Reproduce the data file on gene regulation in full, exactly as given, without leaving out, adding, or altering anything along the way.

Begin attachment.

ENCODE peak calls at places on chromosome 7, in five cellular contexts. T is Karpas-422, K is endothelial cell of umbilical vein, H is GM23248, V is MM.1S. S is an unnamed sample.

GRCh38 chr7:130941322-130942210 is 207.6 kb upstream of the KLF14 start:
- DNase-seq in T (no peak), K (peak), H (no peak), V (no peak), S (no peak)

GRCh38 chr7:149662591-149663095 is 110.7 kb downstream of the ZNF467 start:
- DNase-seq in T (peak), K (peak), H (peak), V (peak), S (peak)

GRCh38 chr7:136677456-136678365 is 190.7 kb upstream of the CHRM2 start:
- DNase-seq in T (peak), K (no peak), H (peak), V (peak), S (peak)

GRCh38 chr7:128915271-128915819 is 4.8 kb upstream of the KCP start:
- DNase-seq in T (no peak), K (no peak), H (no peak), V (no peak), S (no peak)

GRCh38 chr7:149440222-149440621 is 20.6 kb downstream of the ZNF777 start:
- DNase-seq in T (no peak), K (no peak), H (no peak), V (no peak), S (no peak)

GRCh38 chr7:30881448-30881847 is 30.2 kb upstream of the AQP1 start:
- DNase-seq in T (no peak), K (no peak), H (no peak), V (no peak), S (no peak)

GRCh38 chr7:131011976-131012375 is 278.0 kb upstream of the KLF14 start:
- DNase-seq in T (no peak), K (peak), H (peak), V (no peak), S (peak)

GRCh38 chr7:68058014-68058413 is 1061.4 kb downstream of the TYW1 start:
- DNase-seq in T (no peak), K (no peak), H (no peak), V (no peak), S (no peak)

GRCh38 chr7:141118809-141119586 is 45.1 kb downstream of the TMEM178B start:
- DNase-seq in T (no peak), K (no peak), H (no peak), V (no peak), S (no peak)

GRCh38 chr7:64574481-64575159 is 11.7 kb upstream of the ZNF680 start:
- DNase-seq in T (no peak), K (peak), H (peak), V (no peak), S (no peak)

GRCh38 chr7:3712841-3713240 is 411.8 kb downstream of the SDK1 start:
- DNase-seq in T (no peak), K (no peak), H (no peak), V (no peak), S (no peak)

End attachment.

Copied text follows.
ENCODE peak calls at places on chromosome 7, in five cellular contexts. T is Karpas-422, K is endothelial cell of umbilical vein, H is GM23248, V is MM.1S. S is an unnamed sample.

GRCh38 chr7:130941322-130942210 is 207.6 kb upstream of the KLF14 start:
- DNase-seq in T (no peak), K (peak), H (no peak), V (no peak), S (no peak)

GRCh38 chr7:149662591-149663095 is 110.7 kb downstream of the ZNF467 start:
- DNase-seq in T (peak), K (peak), H (peak), V (peak), S (peak)

GRCh38 chr7:136677456-136678365 is 190.7 kb upstream of the CHRM2 start:
- DNase-seq in T (peak), K (no peak), H (peak), V (peak), S (peak)

GRCh38 chr7:128915271-128915819 is 4.8 kb upstream of the KCP start:
- DNase-seq in T (no peak), K (no peak), H (no peak), V (no peak), S (no peak)

GRCh38 chr7:149440222-149440621 is 20.6 kb downstream of the ZNF777 start:
- DNase-seq in T (no peak), K (no peak), H (no peak), V (no peak), S (no peak)

GRCh38 chr7:30881448-30881847 is 30.2 kb upstream of the AQP1 start:
- DNase-seq in T (no peak), K (no peak), H (no peak), V (no peak), S (no peak)

GRCh38 chr7:131011976-131012375 is 278.0 kb upstream of the KLF14 start:
- DNase-seq in T (no peak), K (peak), H (peak), V (no peak), S (peak)

GRCh38 chr7:68058014-68058413 is 1061.4 kb downstream of the TYW1 start:
- DNase-seq in T (no peak), K (no peak), H (no peak), V (no peak), S (no peak)

GRCh38 chr7:141118809-141119586 is 45.1 kb downstream of the TMEM178B start:
- DNase-seq in T (no peak), K (no peak), H (no peak), V (no peak), S (no peak)

GRCh38 chr7:64574481-64575159 is 11.7 kb upstream of the ZNF680 start:
- DNase-seq in T (no peak), K (peak), H (peak), V (no peak), S (no peak)

GRCh38 chr7:3712841-3713240 is 411.8 kb downstream of the SDK1 start:
- DNase-seq in T (no peak), K (no peak), H (no peak), V (no peak), S (no peak)